About the food of India

Bengal Tiger, the national animal of India. Photo by Paul Mannix | Indian woman. Photo by Yann

Need a smile? Want to stretch it from ear to ear? Spin the globe and point your finger. Dream of going wherever your finger lands – then go. Just promise me this – when you get there, try the Indian food. Chances are good that they’ll have some. From England to Guyana, Fiji to the United States – Indian food has made it’s way around the globe.  And not just Tikka Masala, the famed “butter chicken” dish from North India, but an entire arsenal of delicious treats.

Here’s the deal. If the food of India was categorized on one menu, you’d have at least four sections. Each of those sections would be further subdivided with even more regional specialties (via 28 states and 7 territories). And the menu would be about ten thousand pages. Bottom line? India is huge. She’s a prism of cultural and religious diversity. She’s a haven of deliciousness. My advice? When in doubt, order it all.

After a ritual bath in Amritsar, India. Photo by Paul Rudd

While there’s no way to cover it all, here’s a cheat sheet:

1. North India

The food of north India is the most famous food – it’s where you’ll find Tikka Masala, Saag Paneer [recipe](mustard greens or spinach with homemade cheese [recipe]), garam masala spice blends [recipe], and naan [recipe]. The terrain is often rough – host to the tallest mountain range in the world, the Himalayas, broken up by valleys and plains.

2. East India

The food of east India has a great deal of mustard seed and oil in it – thanks to favorable growing conditions for this golden crop. Dishes are fire-hot and quite similar to Bengali food (Bangladesh lies right in the middle of eastern India), favoring the use of ponch phoron seasoning. There’s also loads of fish, especially near the coastline. Here is a quick link to the Bengali week (with recipes) here on the blog to give you a little taste (try not to be too impressed with my early blog photography).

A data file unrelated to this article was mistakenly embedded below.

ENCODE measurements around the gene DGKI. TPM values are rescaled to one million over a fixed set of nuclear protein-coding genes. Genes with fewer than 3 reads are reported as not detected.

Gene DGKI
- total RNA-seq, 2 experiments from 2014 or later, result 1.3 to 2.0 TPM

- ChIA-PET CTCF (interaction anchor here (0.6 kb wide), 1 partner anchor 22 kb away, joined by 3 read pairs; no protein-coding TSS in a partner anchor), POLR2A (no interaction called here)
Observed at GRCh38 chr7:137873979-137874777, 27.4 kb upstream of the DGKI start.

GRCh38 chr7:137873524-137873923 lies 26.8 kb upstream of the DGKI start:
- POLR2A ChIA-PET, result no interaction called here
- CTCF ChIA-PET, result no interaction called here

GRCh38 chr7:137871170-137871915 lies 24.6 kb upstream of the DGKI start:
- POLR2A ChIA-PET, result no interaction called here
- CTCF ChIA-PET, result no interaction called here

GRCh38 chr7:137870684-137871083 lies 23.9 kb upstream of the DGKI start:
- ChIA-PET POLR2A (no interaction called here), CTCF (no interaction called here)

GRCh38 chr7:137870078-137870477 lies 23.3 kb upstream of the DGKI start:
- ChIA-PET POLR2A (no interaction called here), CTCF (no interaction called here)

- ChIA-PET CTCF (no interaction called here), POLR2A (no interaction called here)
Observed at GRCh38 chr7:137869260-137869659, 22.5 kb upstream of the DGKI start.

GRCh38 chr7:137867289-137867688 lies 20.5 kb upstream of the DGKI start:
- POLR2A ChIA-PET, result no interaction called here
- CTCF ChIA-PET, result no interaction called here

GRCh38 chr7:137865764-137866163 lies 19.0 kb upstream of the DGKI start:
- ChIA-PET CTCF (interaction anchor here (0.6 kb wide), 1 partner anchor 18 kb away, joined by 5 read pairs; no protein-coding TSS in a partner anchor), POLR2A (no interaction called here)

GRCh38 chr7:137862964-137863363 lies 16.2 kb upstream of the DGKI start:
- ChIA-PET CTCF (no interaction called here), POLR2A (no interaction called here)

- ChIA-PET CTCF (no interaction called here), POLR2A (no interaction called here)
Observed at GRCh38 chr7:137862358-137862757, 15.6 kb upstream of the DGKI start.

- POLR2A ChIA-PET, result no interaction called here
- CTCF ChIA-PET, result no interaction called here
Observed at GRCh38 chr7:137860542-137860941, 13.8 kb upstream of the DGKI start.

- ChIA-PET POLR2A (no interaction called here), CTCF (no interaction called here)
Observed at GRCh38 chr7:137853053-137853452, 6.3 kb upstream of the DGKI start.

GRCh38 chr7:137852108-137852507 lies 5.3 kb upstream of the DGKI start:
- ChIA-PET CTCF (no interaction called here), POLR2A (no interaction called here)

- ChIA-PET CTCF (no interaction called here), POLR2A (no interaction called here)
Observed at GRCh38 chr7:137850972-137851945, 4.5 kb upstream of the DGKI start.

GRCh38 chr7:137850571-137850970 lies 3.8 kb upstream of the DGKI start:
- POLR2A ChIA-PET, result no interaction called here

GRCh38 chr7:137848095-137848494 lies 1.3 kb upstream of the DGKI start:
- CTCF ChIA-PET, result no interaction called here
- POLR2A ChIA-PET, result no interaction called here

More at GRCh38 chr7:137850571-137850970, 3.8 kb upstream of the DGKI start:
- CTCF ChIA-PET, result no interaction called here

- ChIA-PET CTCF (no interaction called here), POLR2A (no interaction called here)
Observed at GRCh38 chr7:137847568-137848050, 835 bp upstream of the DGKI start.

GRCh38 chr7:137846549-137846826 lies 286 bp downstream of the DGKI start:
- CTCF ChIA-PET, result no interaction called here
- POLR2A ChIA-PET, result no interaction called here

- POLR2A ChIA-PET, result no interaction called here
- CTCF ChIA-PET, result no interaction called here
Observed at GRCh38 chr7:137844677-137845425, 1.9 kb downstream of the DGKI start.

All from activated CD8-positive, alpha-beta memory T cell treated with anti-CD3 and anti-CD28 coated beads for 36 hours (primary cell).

3. South India

Rice reigns supreme in South India, especially Basmati rice. To name a few, there’s rice crêpes, called dosa, boiled rice, biriyani – rice layered with braised meat, and idli, steamed rice cakes. This tropical region is surrounded by water and bathed in it during the lengthy monsoon season.

4. West India

West India is mostly vegetarian, and strict vegetarians at that. Some cultures in West India do not even eat garlic, onions 0r potatoes because they grow below the earth. Instead, they use asafetida, a plant resin, to season dishes with a funky, yummy flavor. West India is also known for peanuts and their delicious masala chai (tea) [recipe] – spiced, sweet, and milky.


There’s no way to generalize about Indian food. We could spend the entire 195 weeks on India alone. One thing is for sure, though – India is largely vegetarian. The food displays a great love for squashes, beans, spinach, eggplants, and tomatoes. Lentils abound in dhal curries, and many foods are cooked with ghee (clarified butter). They are known for deft use of spices, including cardamom, turmeric, ginger, cumin, and more. You’ll find hot chili peppers and spice blends that amp up dinner in curries and chutneys until diners sweat – it’s happened to me. But you’ll also find a happy assortment of creamy, cool treats – like the mango lassi, kulfi (Indian frozen treat) [recipe], sweet chutneys, and cucumber mint raitas. When there’s fire, there’s also cool.

If you’d like to learn more about Indian cuisine, there are several great books on the market. Complete Book of Indian Cooking by Suneeta Vaswani shares recipes organized into the four regions and gives a detailed overview of each in the beginning of her book. Some of her recipes are traditional and some have been updated for modern palates. As someone new to the cuisine, I found her book very helpful. As a bonus, the book is soft cover which is my absolute favorite when it comes to cookbooks.

Maps courtesy of CIA World Factbook | Brihadeeswarar Temple. Photo by Bernard Gagnon


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